for National Geographic News
Sword swallowing is surprisingly safe, it turns out, as long as you don't hiccup or get distracted by a wily macaw on your shoulder.
The next generation of battlefield weapons might be bombs that make enemy soldiers fall in lust with each other.
Also, vanilla fragrance can be effectively extracted from cow dung, and hamsters given Viagra cope better with jetlag.
These are among the bizarre but real findings that earned researchers Ig Nobel prizes this year.
Marc Abrahams, the creator of the awards, said the Ig Nobels are meant for discoveries or inventions that "make you laugh, and then make you think."
The winners collected their prizes last night at a ceremony at Harvard University in Cambridge, Massachusetts, with more than a thousand people in attendance.
Swords and "Aphrodisiac Bombs"
At the ceremony, sword swallower Dan Meyer inserted a long blade down his throat, then walked to the microphone and said "fank ooh" for the Ig Nobel Prize in Medicine.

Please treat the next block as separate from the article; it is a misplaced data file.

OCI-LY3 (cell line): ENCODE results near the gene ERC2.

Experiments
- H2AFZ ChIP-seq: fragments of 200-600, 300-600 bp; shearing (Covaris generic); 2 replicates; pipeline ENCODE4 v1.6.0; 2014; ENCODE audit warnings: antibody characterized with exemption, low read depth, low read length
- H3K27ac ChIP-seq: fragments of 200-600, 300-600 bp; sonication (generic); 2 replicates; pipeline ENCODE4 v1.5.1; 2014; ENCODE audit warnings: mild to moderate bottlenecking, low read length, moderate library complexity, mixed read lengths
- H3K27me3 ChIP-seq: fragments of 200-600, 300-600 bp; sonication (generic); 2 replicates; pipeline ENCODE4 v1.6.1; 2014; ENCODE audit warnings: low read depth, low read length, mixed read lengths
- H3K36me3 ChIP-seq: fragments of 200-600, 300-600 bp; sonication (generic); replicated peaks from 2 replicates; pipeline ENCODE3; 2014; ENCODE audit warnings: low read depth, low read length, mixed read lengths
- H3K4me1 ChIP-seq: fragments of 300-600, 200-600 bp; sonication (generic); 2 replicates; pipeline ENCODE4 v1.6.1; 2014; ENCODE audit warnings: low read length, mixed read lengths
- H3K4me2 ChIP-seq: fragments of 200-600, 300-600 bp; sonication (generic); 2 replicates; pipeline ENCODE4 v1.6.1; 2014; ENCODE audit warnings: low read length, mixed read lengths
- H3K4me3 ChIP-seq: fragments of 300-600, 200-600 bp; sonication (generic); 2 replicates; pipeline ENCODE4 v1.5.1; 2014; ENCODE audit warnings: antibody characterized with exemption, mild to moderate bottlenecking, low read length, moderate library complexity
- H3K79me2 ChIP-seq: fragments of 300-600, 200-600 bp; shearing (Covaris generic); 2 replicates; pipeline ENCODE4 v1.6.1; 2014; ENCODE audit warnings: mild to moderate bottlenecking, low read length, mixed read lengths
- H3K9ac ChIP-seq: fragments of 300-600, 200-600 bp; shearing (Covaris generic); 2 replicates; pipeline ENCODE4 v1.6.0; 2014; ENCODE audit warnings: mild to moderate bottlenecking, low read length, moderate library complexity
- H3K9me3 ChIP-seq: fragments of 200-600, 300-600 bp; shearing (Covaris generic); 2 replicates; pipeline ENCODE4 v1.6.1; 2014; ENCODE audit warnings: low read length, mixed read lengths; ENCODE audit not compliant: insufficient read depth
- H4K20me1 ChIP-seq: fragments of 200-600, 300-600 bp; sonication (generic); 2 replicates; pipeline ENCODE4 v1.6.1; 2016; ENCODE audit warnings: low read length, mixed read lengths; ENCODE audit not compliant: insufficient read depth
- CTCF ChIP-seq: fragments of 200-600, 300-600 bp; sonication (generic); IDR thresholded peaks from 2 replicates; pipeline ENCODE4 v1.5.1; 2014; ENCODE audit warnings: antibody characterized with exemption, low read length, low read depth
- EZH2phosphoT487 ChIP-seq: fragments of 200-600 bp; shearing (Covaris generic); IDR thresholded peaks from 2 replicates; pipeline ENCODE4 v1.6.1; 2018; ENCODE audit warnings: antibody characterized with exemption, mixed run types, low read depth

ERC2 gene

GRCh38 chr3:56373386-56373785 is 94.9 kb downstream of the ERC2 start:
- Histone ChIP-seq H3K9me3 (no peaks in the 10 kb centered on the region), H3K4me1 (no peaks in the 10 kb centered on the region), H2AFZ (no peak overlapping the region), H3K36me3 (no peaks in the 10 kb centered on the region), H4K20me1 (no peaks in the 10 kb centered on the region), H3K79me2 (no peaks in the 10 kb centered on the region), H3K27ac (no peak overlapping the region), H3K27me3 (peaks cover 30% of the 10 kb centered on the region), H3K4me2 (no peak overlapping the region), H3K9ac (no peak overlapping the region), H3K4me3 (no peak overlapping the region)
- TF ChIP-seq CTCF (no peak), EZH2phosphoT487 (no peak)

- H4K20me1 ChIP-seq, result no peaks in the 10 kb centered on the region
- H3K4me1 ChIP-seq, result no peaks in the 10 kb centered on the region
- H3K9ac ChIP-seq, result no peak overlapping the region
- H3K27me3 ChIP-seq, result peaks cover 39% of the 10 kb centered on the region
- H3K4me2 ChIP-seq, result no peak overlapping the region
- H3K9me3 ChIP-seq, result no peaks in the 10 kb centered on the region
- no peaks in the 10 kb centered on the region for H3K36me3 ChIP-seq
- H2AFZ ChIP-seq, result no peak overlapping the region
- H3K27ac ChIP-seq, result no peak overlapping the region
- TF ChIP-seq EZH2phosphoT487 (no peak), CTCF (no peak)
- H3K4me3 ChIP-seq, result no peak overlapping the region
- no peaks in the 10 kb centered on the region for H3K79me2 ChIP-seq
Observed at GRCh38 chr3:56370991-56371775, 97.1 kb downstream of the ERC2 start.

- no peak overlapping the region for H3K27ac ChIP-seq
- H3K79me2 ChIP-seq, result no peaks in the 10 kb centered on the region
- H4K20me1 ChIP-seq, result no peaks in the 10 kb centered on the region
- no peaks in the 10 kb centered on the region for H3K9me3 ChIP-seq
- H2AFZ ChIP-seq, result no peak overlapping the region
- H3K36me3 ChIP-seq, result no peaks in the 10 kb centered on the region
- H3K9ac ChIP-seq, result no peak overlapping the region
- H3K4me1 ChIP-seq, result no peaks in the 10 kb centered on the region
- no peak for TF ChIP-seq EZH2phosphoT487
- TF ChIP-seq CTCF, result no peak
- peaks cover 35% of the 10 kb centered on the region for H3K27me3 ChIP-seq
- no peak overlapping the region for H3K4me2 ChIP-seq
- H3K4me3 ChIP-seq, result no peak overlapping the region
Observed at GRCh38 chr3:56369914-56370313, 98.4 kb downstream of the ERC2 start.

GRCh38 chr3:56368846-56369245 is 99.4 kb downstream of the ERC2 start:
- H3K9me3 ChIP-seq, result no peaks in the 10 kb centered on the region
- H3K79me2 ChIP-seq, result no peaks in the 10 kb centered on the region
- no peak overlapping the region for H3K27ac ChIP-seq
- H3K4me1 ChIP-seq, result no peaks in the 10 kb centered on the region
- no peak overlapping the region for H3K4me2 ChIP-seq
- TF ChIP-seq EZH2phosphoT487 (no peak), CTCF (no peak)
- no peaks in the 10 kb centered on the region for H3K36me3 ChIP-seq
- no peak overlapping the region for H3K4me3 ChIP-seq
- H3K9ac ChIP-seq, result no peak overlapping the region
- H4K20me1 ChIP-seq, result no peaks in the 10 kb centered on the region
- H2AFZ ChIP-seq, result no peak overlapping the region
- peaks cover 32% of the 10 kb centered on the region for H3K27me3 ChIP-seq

Meyer and radiologist Brian Witcombe of the Gloucestershire Royal Hospital in England did a survey of sword swallowers to find out what kinds of injuries and complications these performers commonly suffered.
Although most of the performers were self-taught, they had surprisingly few complaints.
One common problem was "sword throat," an irritation usually caused by performing their act too often.
According to the study, published in the British Medical Journal, the few cases of more serious problems were often freak occurrences.
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